Taking on the dark

Darkness. We’ve got alot of it right now in Scotland, about 16 hours a day of it to be precise. If you don’t go out in the dark or the rain during the winter in Scotland you might as well go full squirrel and hibernate. Darkness is hard to avoid but the experience of darkness is not the same for everyone.

The fears associated with being a woman in the darkness, alone, in both the built and natural environment was a theme running through an Urbanista event I attended this week and resonated with my own experience. Many women fear walking alone in their own neighbourhoods during the day, and it feels like this concern is endemic for women when it comes to walking, running or cycling in the darkness.

This fear is reinforced by others (see the charming example below to adventurer Jenny Tough), leading to men encouraging women to arm themselves for their own safety rather than addressing the real issue. Perhaps we should just all stay home and embroider things instead?

I’ve cycled home regularly from Edinburgh in the last year, mainly after work with a friend in tow. I’ve loved the last part of journey as the sun sets behind our quiet lanes; the opportunity to catch a glimpse of bats in the fading light and the owls a little later. Increasing my weekly mileage has made me feel stronger in every way, with the 30 miles slipping past with less effort each time. What felt like epic in March was enjoyably normal by November.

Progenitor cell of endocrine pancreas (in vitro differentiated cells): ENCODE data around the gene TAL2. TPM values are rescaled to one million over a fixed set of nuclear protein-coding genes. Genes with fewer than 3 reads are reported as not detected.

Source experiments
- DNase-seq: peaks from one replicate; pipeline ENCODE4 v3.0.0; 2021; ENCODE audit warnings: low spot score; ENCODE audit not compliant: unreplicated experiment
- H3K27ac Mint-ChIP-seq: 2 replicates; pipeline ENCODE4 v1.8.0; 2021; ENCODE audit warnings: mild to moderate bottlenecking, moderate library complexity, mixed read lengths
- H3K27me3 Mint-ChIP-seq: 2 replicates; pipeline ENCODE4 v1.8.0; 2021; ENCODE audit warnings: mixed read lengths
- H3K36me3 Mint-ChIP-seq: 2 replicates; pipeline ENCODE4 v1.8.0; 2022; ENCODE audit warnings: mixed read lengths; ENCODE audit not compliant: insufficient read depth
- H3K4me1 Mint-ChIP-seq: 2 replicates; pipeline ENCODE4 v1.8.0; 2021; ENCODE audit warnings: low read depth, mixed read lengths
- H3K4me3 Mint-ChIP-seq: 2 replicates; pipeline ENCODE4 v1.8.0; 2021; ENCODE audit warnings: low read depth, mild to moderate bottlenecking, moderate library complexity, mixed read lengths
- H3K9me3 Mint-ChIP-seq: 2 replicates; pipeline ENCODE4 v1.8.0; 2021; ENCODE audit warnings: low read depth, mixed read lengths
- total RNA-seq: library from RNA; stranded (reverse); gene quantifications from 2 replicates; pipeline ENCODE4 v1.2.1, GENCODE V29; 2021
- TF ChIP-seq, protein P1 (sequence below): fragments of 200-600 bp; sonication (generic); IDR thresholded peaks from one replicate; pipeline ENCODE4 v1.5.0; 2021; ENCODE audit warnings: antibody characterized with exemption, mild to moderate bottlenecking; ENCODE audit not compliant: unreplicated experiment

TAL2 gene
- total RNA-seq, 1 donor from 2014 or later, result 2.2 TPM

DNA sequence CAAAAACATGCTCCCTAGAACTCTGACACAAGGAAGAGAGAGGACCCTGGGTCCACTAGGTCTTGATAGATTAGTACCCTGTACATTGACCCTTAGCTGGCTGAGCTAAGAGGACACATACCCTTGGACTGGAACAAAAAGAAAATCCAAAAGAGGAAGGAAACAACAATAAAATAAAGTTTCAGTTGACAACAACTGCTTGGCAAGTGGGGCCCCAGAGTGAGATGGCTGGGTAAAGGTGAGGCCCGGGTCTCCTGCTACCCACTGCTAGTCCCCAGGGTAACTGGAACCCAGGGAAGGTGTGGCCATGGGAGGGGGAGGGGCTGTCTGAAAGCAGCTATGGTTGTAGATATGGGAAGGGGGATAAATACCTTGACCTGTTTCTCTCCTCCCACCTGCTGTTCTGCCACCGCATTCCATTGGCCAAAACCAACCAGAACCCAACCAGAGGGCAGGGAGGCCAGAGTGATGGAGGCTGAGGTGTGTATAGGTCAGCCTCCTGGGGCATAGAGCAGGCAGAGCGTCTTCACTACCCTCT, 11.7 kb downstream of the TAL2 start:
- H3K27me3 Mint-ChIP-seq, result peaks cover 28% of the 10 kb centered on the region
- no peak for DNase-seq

Until this winter I’ve rarely cycled in the dark, away from street lights and peopled city streets. I avoid off road cycle paths, parks and quiet routes in the evening that I would always take in daylight. I choose the statistically more likely danger from people in cars and cycle on busy roads rather than the unlikely but emotionally compelling risk from people on foot in quieter places.

Infrastructure and urban design plays a part in how we assess risks, and a well lit, well used path with good sight lines in an open space is asking to be used and narrow, poorly lit canal side paths are deserted in the dark evenings. Or are they? Perhaps they are teeming with fearless cyclists, laughing in the darkness at those of us who are dicing with death on the roads. Am I at a greater risk as a woman, or do I just have the fear because I’ve been conditioned into being scared? Whatever the cause, we should all be able to travel without fear, and we need our urban environments to be designed in inclusive and creative ways to ensure that we all feel safe to walk, cycle and use public transport alone at any time.